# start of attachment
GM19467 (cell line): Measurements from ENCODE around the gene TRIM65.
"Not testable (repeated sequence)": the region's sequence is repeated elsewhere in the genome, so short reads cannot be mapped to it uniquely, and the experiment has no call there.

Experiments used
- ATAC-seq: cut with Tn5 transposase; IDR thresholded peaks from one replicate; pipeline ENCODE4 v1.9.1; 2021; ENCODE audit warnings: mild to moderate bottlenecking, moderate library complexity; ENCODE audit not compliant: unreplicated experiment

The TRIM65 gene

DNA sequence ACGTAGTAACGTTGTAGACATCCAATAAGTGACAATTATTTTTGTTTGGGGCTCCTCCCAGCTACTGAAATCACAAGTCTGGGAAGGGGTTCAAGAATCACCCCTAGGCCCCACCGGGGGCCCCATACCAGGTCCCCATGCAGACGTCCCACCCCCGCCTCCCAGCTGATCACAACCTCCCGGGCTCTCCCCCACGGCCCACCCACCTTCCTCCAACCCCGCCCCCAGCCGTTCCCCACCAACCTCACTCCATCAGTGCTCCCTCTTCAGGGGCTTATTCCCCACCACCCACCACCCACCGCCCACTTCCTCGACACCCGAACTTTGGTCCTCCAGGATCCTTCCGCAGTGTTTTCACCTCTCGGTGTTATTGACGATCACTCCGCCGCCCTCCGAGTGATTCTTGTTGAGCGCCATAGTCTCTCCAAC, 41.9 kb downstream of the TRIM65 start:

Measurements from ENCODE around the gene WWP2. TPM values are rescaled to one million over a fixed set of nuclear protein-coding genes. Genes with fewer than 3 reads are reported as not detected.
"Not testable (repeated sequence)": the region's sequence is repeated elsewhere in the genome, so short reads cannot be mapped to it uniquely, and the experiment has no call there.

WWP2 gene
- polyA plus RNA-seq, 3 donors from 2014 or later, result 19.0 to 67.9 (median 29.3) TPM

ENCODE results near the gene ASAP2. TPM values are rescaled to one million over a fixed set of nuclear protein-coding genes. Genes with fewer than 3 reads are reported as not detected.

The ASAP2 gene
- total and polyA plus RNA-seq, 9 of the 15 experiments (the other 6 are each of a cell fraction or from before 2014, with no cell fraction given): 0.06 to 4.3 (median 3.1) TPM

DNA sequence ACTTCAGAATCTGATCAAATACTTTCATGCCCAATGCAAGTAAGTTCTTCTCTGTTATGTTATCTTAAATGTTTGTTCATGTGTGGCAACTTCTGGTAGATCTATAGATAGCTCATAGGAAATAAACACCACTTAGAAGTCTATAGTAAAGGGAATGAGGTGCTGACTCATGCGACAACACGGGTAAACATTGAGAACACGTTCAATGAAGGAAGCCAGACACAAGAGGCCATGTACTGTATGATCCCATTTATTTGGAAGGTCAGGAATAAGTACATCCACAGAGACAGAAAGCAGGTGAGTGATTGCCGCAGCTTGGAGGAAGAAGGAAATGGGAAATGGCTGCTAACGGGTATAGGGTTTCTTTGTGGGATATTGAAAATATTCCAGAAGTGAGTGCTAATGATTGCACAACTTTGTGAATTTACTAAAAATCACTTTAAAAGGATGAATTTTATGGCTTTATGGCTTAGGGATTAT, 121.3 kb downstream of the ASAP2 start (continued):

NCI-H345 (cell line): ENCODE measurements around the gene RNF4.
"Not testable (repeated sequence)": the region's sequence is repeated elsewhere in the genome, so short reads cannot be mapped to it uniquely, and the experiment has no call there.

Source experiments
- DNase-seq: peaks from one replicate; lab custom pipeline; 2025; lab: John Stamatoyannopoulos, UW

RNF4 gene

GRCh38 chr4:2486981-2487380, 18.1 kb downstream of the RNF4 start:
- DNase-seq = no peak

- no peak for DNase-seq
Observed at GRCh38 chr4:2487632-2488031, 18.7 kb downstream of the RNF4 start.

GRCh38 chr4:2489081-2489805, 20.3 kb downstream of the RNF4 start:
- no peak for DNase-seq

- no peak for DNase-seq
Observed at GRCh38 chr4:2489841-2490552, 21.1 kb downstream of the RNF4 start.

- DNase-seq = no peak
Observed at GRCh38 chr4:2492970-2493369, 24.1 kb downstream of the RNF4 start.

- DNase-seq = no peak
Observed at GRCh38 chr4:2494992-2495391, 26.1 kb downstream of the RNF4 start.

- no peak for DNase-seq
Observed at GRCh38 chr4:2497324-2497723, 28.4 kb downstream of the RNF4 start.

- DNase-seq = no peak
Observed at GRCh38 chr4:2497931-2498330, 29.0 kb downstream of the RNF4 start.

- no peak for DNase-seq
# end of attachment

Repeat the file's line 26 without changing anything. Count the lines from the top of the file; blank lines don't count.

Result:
- no peak for DNase-seq